03-29-2004, 08:25 AM
Hi, just a quick question,
i'm using this code:
Dim cn As ADODB.Connection
Dim sqlString As String
Dim strFile As String
Set cn = New ADODB.connection
strFile = "C:\db1.mdb"
cn.ConnectionString = strFile
cn.Provider = "Microsoft.Jet.OLEDB.4.0"
cn.Properties("Jet OLEDB:Max Buffer Size") = 256
'Insert into the existing table
'use 10.0 for XP, use 8.0 for below....
sqlString = "INSERT INTO [tblExcel] (Column1, Column2, Column3, Column4) SELECT Column1, Column2,
Column3, Column4 FROM[Excel 10.0;DATABASE=[C:\Test.xls;HDR=Yes;IMEX=1].[Sheet1$];"
'execute the command and close the connection
Set cn = Nothing
(part of mkoslof's code)
to export access table to excel file.
My question is, do i need excel application to be installed in the computer that runs the application?
or do i need to deploy some pack with in my installation file to make it usable??
03-29-2004, 08:29 AM
Well..good question :). If the user has office installed, they will have Excel. But, your Excel reference (8.0, 10.0) may cause you problems. I suggest using 8.0 because this driver *Should* work, even in XP. Of course, if the user doesn't have Excel, they wouldn't have the spreadsheet to insert from in the first place. Unless you are installing the spreadsheet within your setup.exe and then, you would need to have Excel installed to open the .xls file.
03-29-2004, 08:35 AM
ok, i'm using 8.0 so this is ok,
So, if final user doesn't have office (and excel) installed they won't be able to "use" this code?
What can i do?? (because installing excel it's not an option :) )
There's any other available format to export access to with the simplicity of your code but without any deployment problems?
03-29-2004, 08:44 AM
Well, there is a fundamental issue then :). Because whether you use this method or the native VBA method TransferSpreadSheet, the user needs to have Excel installed because they want to import a spreadsheet. So the question becomes, why do they even want or need this procedure if they do not have Excel?
Basically, what I would do is surround your Excel import code with the GetObject call. If your call to Excel fails (it is not currently open, and an attempt on CreateObject also fails, etc.), you know it is not installed. Then, you can prompt the user and back out. But again....if a user wants this feature or will be using this feature, I would assume they already have spreadsheets with data and Excel installed.
03-29-2004, 08:53 AM
ok, you're right:
But again....if a user wants this feature or will be using this feature, I would assume they already have spreadsheets with data and Excel installed.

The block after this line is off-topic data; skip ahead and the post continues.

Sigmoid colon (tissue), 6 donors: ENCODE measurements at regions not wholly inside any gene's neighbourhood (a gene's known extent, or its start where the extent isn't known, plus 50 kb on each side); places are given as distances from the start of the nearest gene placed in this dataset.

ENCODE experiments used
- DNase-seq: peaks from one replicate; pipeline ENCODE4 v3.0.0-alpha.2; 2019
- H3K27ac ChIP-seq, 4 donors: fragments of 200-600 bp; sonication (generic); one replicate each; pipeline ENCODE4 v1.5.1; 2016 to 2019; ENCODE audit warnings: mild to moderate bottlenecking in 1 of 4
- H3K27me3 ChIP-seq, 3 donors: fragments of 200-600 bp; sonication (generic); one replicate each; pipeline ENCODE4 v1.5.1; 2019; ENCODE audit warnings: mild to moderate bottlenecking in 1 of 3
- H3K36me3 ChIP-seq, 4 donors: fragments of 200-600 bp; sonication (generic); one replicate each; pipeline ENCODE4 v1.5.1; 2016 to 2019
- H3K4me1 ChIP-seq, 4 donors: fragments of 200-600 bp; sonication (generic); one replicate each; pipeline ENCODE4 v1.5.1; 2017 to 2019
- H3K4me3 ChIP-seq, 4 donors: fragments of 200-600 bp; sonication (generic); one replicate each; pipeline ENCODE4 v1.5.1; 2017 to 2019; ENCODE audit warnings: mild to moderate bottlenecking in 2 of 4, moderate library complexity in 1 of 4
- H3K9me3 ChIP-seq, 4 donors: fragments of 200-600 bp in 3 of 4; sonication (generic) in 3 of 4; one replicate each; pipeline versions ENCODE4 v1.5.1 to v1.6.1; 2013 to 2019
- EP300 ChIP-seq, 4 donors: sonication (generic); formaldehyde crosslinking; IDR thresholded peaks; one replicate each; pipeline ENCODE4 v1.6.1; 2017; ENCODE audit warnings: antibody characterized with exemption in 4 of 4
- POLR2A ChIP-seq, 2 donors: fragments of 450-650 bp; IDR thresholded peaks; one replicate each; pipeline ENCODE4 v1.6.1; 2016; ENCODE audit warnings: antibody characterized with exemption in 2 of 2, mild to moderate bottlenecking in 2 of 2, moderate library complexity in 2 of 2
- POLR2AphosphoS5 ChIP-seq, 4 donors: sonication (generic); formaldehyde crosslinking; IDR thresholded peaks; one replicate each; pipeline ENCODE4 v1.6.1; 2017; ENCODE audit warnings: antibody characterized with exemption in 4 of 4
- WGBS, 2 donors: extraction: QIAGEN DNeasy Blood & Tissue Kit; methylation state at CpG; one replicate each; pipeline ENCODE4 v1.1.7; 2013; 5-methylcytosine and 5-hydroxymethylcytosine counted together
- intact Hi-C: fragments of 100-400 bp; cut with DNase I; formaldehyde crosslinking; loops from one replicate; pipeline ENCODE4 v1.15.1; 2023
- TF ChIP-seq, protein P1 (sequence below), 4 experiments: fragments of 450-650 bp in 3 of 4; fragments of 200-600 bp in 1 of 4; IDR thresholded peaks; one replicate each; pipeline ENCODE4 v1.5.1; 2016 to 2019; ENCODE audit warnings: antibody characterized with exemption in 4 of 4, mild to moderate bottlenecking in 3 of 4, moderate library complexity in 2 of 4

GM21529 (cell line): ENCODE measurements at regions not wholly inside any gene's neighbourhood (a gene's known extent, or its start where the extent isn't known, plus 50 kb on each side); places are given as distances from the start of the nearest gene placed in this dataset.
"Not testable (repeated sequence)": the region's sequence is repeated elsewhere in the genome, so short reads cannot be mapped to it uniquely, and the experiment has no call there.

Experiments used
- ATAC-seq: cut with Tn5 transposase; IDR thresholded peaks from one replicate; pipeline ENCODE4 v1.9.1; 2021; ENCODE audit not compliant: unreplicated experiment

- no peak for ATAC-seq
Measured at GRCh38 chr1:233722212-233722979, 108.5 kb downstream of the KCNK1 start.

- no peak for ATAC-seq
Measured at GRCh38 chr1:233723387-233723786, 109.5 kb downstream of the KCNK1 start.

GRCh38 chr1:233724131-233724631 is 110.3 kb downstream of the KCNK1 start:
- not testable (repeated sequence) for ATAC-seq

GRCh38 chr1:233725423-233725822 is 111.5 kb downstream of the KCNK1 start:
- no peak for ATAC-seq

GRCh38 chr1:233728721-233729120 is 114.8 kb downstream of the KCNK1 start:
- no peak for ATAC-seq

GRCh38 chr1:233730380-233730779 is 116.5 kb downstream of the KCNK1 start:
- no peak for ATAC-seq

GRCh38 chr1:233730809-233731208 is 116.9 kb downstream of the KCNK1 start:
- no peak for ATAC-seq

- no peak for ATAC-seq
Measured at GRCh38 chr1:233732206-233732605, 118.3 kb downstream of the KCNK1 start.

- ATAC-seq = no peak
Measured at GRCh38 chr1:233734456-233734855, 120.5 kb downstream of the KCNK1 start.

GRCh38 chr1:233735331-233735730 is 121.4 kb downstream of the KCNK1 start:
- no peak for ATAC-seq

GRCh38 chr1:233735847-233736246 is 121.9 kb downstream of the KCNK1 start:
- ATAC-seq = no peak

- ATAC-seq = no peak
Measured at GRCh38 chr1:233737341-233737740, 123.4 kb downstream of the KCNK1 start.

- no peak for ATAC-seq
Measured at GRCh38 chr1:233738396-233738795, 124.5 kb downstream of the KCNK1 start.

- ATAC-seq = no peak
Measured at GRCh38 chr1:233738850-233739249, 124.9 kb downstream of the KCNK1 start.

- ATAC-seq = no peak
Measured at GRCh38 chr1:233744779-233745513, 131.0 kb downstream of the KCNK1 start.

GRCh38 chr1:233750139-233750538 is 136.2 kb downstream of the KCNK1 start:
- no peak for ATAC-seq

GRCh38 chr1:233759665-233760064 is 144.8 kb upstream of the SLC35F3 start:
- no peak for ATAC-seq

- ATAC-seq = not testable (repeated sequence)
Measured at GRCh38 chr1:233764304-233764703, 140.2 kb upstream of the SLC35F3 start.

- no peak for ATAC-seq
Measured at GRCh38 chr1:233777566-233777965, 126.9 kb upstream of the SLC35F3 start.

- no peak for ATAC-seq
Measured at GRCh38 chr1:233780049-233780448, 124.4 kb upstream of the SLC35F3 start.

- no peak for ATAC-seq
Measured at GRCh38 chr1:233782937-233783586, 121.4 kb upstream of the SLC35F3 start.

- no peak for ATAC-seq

But it's not so easy, because i was using this method to make an access table exportable. I searched for different methods to do it and finally i decided to export access to excel with your code (although the main goal is to export access, not to have an excel spreadsheet) because it was clean and fast.
What i need is a method that allows me to export an access table to a file (any type of file) without installation or application problems, and with manageble dependencies.
Can you help me??
03-29-2004, 08:58 AM
Well, if you want to import to something with ABSOLUTELY no dependencies..meaning the user doesn't have Office installed at all...go with a Text file.
But again, to handle any problems with exporting to Excell, before firing the code, just check if Excel exists on the CPU. Again, use the GetObject/CreateObject methods to test if it is installed. You could also do a select against the Windows Management object to see if the Excel exe is present on the CPU. There are several methods, none more than 2 or 3 lines of code, that will check for the existence of Excel. And, if the user doesn't have Excel, just prompt them and tell them they can not use this method. Then, provide another method, maybe export to a standard txt file, etc.
03-29-2004, 09:04 AM
thank you for all your help, i'll do what you suggest, having two methods (first check for excel, if it's not installed then use a txt file)
Just one more thing, there's any way to easy export access table to txt file (as you do with excel with just one insert statement) or do i have to do it field by field from database and formating all the file??
03-29-2004, 09:07 AM
For this, I would Open a Txt file and loop the recordset until EOF. Then use the Print command to add data to the new text file. There are many examples of this on the forum...do a search :). Writing out to Text files is very quick and VB is quite good at it. So, I would suggest just doing starndard File I/O methods. If you want, review the File I/O tutorial written by Gavin. But I am sure you can get this working fine :)
And the same goes with ADDING data from a txt to an Access table..just use standard file I/O practices.
03-29-2004, 09:09 AM
PD: another dinner in your account! :)
03-29-2004, 09:10 AM
How many is that now :) LOL.